Mexico China Ferrari

During a discussion held between Burgess Yachts CEO Jonathan Beckett and Gotham Jets CEO Gianpaolo De Felice, Ferrari North America CEO Marco Mattiacci made a bold statement saying that “Mexico is the next China.”

Mexico’s future is shaping up to make it the next contender in automotive production. This increase in production is due in some part to Ferrari with its upcoming production of La Ferrari as well as the entire automotive industry. Ferrari North America CEO Marco Mattiacci wants to reduce the production of Ferraris from last years’ numbers of 7,318 to less than 7,000 to preserve the brand’s exclusivity. While Ferrari production may be lessening because of exclusivity, other brands are having the reverse effect, pushing Mexico’s production to an all time high.

Production in Mexico is anticipated to steadily grow over the next 13 years due to increased wealth creation, desire for industry, and international investments. Mexico’s status has given indicators that manufacturing is indeed increasing due to exceptional quality of education for workers, and governmental reform. The future of Mexico’s automotive industry is looking promising!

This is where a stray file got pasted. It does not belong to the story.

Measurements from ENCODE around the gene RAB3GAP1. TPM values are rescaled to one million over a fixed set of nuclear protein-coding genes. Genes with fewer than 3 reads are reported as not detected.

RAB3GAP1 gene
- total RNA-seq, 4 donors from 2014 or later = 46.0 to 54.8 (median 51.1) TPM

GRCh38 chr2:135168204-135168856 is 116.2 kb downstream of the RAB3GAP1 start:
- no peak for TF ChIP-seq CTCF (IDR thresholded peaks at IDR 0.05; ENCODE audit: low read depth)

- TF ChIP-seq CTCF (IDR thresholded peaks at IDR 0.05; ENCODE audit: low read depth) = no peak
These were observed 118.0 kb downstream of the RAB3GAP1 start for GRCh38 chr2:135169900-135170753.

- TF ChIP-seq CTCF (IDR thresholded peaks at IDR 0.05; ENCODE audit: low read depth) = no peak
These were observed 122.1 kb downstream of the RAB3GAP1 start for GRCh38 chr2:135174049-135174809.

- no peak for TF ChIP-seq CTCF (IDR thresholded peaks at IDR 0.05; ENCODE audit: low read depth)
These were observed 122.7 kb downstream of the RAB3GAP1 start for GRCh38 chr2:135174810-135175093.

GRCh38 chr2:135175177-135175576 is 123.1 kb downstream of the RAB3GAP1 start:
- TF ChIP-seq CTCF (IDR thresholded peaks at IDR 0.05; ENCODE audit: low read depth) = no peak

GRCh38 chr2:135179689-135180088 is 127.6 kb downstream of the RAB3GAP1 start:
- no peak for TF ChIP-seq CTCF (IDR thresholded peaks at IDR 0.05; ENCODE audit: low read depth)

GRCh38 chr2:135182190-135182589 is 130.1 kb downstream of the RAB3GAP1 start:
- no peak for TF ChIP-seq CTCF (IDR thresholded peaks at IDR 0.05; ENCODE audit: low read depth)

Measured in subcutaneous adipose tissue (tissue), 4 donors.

After detecting its first light spectrum from a distant galaxy in 2011, Mexico’s Large Millimeter Telescope (LMT) is set to begin its first scientific observation season and gather the data for which it was constructed: how stars, galaxies, and planets are formed.

As the world’s largest single dish, steerable, millimeter-wavelength telescope, the LMT is located in the central Mexican state of Puebla at the summit of Sierra Negra, a dormant volcano nearly three miles in height.

Despite its location and 70% of the LMT’s funding coming from Mexico, the astronomical initiative is actually a partnership between Mexico’s National Institute of Astrophysics, Optics, and Electronics (INAOE) and the University of Massachusetts and Amherst College in the United States.

Once the telescope was constructed, building a staff to man the laboratory became the main challenge for David Hughes, the director of the LMT. A challenge indeed as Mexico’s astronomy community was centered on optical and infrared telescopes prior to the LMT.